• Financial Shenanigans was a good overview of the malleability of corporate earnings and the general dishonesty of corporate management. Given the ease with which managers can manipulate earnings, and a general unhealthy obsession with optics rather than underlying health, I think it is even more important to try to find companies that resist the "institutional imperative", and which align management incentives with shareholder interests.


The theme of 2019 was "patience." During 2019, I did valuations for 86 different companies, but only made a handful of new purchases. Most valuations were cursory and didn't survive simple, common sense definitions of "fairly valued"; other opportunities were researched in greater detail, but for the most part seemed fairly valued or overvalued. I've had to constantly fight the natural impulse to "just do something." Fortunately, the surf has been pretty good all year, so it's been easy to find distractions 🙂.

Of the companies I examined, the median price was 130% of fair value. I have no idea if this means that the market is, in general, overvalued or if I am simply being too conservative in my projections. But at the end of the day, it doesn't change my strategy - I'm going to continue researching and valuing individual companies, one by one, on a conservative and common sense basis, until I can assemble a portfolio of 15-20 good businesses that I can buy with a sufficient margin of safety. This is the playbook that has worked for a generation of legendary investors - I don't need to reinvent the business model.

If it takes a few years to be fully invested, even with the drag on performance from cash holdings in the meantime, that's perfectly acceptable. What's important to me is sticking to a strategy and process that I believe in, so that I can generate repeatable results based on skill rather than luck or speculation.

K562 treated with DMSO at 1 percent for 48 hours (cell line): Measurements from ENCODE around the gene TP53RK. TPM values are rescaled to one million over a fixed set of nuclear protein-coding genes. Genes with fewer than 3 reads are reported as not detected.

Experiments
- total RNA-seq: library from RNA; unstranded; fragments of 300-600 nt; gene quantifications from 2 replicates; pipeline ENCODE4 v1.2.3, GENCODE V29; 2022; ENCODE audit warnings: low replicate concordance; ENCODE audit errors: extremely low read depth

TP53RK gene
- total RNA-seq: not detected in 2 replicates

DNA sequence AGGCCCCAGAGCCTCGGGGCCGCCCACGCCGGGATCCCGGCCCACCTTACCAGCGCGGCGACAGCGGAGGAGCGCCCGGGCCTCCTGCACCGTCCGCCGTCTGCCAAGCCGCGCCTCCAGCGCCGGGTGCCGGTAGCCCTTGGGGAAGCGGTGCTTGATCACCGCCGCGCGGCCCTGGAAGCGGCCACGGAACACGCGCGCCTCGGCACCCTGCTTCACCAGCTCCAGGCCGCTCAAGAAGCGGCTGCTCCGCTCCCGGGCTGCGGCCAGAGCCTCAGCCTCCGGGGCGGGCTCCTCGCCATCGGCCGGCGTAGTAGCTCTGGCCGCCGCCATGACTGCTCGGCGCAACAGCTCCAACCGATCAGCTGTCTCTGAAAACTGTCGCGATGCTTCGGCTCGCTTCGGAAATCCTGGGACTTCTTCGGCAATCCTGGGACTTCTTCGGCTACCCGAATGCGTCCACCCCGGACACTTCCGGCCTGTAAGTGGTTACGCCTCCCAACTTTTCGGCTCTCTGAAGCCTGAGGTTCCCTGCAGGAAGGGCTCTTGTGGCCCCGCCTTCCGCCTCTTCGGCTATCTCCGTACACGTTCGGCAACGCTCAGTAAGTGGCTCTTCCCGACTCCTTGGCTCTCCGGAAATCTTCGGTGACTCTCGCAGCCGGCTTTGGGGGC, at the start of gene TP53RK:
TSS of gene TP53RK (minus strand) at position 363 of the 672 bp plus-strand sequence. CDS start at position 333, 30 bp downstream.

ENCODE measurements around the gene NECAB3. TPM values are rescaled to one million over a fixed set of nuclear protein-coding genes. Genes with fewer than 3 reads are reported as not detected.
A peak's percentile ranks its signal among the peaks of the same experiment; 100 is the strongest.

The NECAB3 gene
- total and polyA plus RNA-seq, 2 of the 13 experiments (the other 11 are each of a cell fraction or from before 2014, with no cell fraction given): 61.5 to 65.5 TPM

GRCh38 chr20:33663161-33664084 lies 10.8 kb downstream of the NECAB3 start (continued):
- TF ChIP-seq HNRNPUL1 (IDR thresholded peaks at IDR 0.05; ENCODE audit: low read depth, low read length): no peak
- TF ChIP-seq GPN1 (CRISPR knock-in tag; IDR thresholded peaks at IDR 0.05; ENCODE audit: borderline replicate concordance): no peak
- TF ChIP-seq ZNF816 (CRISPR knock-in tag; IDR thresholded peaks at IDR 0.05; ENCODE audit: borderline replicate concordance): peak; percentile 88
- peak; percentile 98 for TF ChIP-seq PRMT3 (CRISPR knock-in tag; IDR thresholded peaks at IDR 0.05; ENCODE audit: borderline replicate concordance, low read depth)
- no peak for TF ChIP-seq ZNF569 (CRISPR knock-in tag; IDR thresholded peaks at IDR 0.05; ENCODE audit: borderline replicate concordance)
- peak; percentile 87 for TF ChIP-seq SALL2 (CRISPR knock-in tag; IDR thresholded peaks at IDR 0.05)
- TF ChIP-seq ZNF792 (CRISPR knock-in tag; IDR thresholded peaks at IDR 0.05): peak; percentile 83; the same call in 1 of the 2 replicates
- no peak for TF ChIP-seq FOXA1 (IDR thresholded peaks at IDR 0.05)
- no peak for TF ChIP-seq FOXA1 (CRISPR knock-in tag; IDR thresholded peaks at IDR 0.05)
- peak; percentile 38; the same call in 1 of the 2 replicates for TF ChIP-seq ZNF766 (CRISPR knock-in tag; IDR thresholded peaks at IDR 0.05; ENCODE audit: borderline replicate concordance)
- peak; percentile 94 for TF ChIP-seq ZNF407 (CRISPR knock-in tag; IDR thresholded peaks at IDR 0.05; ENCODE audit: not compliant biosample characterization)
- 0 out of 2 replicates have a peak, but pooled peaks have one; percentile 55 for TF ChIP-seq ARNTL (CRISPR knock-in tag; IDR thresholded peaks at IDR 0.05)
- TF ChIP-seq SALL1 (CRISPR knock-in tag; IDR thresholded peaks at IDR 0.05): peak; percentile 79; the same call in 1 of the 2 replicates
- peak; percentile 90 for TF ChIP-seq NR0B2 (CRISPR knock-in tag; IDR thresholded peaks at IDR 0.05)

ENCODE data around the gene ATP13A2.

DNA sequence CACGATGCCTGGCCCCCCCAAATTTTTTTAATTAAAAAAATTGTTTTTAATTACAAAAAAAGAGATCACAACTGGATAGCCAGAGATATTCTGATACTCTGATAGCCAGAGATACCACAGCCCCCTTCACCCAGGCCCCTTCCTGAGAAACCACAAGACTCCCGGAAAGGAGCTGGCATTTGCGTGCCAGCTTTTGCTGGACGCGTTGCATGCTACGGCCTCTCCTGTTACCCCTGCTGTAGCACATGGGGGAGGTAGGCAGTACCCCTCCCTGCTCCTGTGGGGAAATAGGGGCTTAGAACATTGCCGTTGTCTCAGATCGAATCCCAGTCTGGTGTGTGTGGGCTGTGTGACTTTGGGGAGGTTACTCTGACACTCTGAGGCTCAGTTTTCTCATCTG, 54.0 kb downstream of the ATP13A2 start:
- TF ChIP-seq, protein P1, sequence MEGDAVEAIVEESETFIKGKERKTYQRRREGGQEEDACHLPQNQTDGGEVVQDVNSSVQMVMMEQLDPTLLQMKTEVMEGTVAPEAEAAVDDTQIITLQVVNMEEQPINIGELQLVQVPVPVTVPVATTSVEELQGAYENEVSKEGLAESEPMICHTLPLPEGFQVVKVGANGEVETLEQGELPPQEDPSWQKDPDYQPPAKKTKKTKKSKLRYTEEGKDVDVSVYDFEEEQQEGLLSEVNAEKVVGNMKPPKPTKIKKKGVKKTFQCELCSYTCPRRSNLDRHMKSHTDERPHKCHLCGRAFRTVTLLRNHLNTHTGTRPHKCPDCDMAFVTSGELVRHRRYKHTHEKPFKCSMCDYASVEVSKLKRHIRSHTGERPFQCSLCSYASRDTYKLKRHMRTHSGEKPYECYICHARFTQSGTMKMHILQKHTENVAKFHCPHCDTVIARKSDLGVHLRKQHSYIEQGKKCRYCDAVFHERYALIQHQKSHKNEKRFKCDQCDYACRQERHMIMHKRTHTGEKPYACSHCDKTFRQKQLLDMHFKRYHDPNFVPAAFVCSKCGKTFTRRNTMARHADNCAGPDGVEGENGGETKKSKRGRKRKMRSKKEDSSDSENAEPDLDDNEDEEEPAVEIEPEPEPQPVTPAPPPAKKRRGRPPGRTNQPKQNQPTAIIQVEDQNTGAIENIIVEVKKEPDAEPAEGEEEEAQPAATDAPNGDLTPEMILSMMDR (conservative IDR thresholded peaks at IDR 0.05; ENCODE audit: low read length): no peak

In the spirit of the new decade, I have a few new goals going forward:

  • Instead of merely beating the S&P 500 index, my goal now is to beat it by at least 10% on an annualized basis, over the long term. This was Warren Buffet's goal with his original partnership, which he handily beat. This may prove to be too optimistic - it will be tough without his high degree of concentration, and if my cash holdings remain substantial. But if I'm going to have a goal, it may as well be a lofty one.
  • Continue to be disciplined in making investments. Don't compromise my process or investment strategy out of fear of "missing a rally", especially when the prevailing investment sentiment is "buy almost anything." Don't worry about holding cash if no opportunities present themselves.
  • Stick to diversification / risk guidelines, with a long-term target of 15-20 total portfolio holdings.
  • Spend less time reading political and financial news, especially articles about "general" market conditions or predictions. Focus more on "deep reading" for individual companies (10K's, earnings call transcripts, etc) and businesses in general (books, investigative articles, quality periodicals).
  • Publish more "valuation" blog posts on individual companies, even if they aren't "perfect", which will help refine and organize my thinking